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Uniformly Charged Cone - Potential Difference

  1. Apr 19, 2005 #1

    nd

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    We have a right circular cone of base radius a and height a with a uniform surface charge sigma. I want to determine the potential difference between the apex of the cone and the center of the base (this cone doesn't have any charge on the base).
    My plan of attack for the problem was to determine the potential at the apex and center of the base, and then subtract the two, since finding the E field doesn't seem too appealing (although by the symmetry, I can determine the direction of the E field along a path through the axis).
    What I did was come up with a vvf to parameterize the cone. Then I need to find a formula for r in dV = dq / (4pi ep r). Then I integrate dV over the cone. The integral for the apex is simple and comes out nicely, but the other one is not so simple. Can anyone suggest something to make this process easier on me?
     
  2. jcsd
  3. Apr 19, 2005 #2
    Hello nd...

    I am just curious mate...how did you find the apex integral?

    Cheers
    Vivek
     
  4. Apr 20, 2005 #3

    OlderDan

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    If you align the axis of the cone with the z axis, with the center of the circle at the origin, you can think of the cone as rings of thickness dz and radius R, where [tex]R^2 = x^2+y^2[/tex]. From your geometry, [tex]z = a - R[/tex]. I assume your result for the apex has as a component the on-axis potential for a charged ring, though you might not have thought about it that way. Every point on the ring is the same distance from the point of interest. All you need to do is integrate over z, adding the contributions from the rings. The distance from the center of the circle to a point on the ring is

    [tex]r = \sqrt{z^2-R^2} = \sqrt{z^2-(a - z)^2}[/tex]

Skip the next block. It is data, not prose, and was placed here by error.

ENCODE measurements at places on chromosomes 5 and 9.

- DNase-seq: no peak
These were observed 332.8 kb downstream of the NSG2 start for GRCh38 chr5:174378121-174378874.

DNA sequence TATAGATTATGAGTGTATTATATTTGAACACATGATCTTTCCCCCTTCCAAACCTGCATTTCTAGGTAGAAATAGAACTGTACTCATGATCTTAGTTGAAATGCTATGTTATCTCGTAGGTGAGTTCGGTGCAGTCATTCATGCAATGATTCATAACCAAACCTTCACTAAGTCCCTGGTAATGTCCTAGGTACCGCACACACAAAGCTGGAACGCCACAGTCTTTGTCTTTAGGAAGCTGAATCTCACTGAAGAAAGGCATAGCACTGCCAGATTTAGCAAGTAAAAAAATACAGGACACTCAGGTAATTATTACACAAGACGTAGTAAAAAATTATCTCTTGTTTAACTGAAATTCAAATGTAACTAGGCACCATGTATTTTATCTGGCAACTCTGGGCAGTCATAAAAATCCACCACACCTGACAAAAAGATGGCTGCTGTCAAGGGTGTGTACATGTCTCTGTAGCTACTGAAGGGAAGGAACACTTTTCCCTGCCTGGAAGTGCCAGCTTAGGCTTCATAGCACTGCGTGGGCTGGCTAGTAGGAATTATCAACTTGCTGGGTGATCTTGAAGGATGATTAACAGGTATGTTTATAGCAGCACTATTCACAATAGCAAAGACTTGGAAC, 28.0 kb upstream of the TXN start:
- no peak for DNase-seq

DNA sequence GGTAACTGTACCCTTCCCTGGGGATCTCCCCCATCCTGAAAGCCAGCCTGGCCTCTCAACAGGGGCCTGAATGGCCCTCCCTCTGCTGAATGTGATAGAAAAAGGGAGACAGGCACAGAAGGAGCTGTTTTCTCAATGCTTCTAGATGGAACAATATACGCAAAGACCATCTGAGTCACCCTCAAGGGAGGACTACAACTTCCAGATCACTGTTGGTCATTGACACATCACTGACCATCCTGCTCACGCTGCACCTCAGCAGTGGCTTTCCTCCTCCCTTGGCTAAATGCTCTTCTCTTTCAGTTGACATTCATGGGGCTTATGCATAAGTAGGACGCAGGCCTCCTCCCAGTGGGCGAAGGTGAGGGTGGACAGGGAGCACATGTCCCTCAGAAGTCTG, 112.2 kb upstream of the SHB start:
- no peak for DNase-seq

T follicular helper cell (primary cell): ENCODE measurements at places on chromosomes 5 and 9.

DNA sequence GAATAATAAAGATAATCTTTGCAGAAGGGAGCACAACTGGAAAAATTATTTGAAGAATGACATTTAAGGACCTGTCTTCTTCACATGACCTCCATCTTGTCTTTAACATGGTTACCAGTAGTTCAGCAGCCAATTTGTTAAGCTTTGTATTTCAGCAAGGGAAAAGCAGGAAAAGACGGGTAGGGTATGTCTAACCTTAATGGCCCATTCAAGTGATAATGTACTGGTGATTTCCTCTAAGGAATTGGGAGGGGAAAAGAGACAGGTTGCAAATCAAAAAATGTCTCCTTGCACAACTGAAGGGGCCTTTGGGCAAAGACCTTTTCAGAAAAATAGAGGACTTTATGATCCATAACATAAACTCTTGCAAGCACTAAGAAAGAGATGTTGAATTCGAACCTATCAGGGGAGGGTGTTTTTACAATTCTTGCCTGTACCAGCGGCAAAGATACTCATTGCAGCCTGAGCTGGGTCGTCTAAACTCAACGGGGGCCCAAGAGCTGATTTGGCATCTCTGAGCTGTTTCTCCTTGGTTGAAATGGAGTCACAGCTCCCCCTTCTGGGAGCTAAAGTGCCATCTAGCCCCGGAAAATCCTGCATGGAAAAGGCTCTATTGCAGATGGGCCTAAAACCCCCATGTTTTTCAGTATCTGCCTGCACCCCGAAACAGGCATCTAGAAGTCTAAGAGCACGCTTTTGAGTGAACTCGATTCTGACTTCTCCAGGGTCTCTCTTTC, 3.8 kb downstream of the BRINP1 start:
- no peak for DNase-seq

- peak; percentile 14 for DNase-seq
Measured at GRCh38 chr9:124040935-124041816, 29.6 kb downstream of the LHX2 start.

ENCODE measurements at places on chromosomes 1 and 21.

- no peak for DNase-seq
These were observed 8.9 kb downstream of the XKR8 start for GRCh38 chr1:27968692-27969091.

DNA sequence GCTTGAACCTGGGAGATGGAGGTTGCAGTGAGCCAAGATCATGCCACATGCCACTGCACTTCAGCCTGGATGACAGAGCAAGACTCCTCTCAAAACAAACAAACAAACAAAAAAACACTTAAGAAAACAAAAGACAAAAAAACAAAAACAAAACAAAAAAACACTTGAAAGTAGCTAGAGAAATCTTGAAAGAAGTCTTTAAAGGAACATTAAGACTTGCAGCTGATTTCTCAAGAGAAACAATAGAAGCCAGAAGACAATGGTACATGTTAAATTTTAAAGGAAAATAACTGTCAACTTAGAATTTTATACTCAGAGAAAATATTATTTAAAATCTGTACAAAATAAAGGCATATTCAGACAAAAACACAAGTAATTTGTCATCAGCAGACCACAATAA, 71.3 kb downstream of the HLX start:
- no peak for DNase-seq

You can simplify the radicand and be on your way.
     
  5. Apr 21, 2005 #4

    nd

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    I take [tex] \textbf{r}(t,u)=t(\cos u,\sin u,1)[/tex] to be a parametrization of the cone. The norm of the fundamental vector product is (this can be easily checked)
    [tex]\| \frac{\partial \textbf{r} }{\partial u} \times \frac{\partial \textbf{r} }{\partial t} \| = \sqrt{2} t [/tex]
    As you can tell by my parametrization, the apex is at the origin. So, we have that [tex] dV = \frac{dq}{4 \pi \epsilon_0 \sqrt{x^2 + y^2 + z^2}}=\frac{\sigma dA}{4 \pi \epsilon_0 \sqrt{2}t} = \frac{\sigma du dt}{4\pi \epsilon_0} [/tex].
    It follows by integration over the cone that [tex]V = \frac{\sigma}{4\pi \epsilon_0} 2\pi a = \frac {\sigma a}{2 \epsilon_0}[/tex].
    This is how I found V for the apex. Is this right?

    As for the advice from OlderDan, is the approximation by rings not affected by the fact that the differential 'ring' is not actually an annulus, but is at a slant?
     
    Last edited: Apr 21, 2005
  6. Apr 21, 2005 #5

    OlderDan

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    I'll answer this first and then look at your calculation of the potential. I'm not seeing your parameterization clearly at this point, and it seems more complex than simply integrating along the face of the cone, but it could be just fine. Certainly the slant has an effect when you figure out how much charge is contained in each ring. You need to express the surface area associated with each ring in terms of R and dz, and that would be 2*pi*R*dz/cos(pi/4) I believe. I need to draw a diagram and look at it.

    OK so far. I agree with your result

    [tex]V = \frac {\sigma a}{2 \epsilon_0}[/tex].

    I got there using the idea of "rings" integrating along the face of the cone from the apex to the base.
    --------------------------------------------------------------

    Now I'm not doing so good. I made a sign mistake in my earlier post. Looks like

    [tex]r = \sqrt{z^2-R^2} = \sqrt{z^2-(a - z)^2}[/tex]

    should have been

    [tex]r = \sqrt{z^2+R^2} = \sqrt{z^2+(a - z)^2}[/tex]

    and now I'm looking at a nasty integral. I'm sure that comes as no surprise to you.
     
    Last edited: Apr 22, 2005
  7. Apr 24, 2005 #6

    OlderDan

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    I believe the integral that needs to be done is

    [tex]\int_{a}^{0} \frac{a - z}{\sqrt{z^2+(a - z)^2}}dz [/tex]

    and I believe the result is

    [tex] \frac{a}{2\sqrt{2}}ln\left[\frac{\sqrt{2}-1}{\sqrt{2}+1}\right] [/tex]

    I did not actually do the integral. I let the computer do it. If you agree that it is the integral needed check this site and make sure that I have reduced the result correctly.

    http://www.hostsrv.com/webmab/app1/...th&s1=calculus&s2=integrate&s3=advanced#reply
     
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